‘An ancient master said, “When delusive thoughts cease, tranquility arises; when tranquility arises, wisdom appears; when wisdom appears, Reality reveals itself.”
If you want to eliminate delusive thoughts, you should cease to discriminate between good and evil. Give up all affairs with which you are involved; do not occupy your mind with any concerns nor become physically engaged in any activity. This is the primary point to bear in mind.
When delusive objects disappear, delusive mind dies away. When delusive mind disappears, the unchanging Reality manifests itself and we are always clearly aware. It is not extinction; it is not activity.
Therefore, you should avoid engaging in any arts or crafts, medicine or fortune-telling. Needless to say, you should stay away from music and dancing, arguing and meaningless discussion, fame and personal profit. While composing poetry can be a way to purify one’s mind, do not be fond of it. Give up writing and calligraphy. This is the fine precedent set by practitioners of the Way. This is essential for harmonizing the mind.’ (Zazen Yojinki – Things We Should Be Careful About Regarding Zazen)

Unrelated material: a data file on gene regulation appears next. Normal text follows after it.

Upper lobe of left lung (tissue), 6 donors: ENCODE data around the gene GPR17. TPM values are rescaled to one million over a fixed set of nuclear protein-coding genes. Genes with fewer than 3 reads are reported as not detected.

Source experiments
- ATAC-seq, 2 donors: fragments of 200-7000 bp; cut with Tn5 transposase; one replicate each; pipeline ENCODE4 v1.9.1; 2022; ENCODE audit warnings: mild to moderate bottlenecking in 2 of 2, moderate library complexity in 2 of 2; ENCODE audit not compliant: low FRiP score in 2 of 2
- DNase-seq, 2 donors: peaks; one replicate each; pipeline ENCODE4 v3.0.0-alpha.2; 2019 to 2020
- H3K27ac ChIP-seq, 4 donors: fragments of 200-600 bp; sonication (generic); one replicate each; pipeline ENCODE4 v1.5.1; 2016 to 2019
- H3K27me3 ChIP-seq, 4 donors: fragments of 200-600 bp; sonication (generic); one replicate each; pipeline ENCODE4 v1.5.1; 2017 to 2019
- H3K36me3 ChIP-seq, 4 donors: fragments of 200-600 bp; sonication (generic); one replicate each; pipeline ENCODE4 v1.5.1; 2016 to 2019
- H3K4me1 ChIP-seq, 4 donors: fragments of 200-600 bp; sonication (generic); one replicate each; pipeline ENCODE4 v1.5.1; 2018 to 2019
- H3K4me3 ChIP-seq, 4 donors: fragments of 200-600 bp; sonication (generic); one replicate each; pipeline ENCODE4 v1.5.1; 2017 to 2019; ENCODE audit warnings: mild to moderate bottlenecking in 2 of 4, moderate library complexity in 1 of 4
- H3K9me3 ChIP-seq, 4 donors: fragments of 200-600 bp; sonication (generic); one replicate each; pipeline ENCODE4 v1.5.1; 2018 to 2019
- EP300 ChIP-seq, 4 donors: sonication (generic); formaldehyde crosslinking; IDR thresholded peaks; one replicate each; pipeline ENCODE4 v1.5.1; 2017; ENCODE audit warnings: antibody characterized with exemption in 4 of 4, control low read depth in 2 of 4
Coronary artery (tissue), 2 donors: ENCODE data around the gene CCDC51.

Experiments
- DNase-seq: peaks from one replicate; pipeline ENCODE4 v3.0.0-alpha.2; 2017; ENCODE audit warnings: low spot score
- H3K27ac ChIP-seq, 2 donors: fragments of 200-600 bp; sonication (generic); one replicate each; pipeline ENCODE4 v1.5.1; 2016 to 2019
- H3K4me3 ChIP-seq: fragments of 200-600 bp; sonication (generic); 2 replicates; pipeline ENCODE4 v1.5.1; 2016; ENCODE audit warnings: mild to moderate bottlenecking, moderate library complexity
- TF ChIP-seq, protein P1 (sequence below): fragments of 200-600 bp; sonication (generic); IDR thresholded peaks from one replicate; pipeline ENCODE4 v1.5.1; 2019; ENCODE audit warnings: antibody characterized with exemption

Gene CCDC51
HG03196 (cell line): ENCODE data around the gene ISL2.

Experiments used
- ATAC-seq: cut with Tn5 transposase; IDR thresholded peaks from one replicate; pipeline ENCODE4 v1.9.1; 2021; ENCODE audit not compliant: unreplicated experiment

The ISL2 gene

Like Koun Ejo, Keizan is a successor of Dogen, and some of his language echoes his more illustrious predecessor (I don’t remember Dogen saying anything about fortune telling but I suspect this would have been his line; Keizan goes on to talk about fancy clothes and fine food, which Dogen definitely expressed opinions about).
Keizan is often ranked alongside Dogen, since he founded Sojiji, Soto Zen’s other main training temple alongside Dogen’s Eiheiji, and the consensus chant of the Buddhas and male Ancestors ends with him, as after that the Soto lineage divided; I remember reading, probably in the Gyo Ji Ki Han, that if you had monks visiting from other lineages, it would be rude to chant the names of ancestors who were not theirs.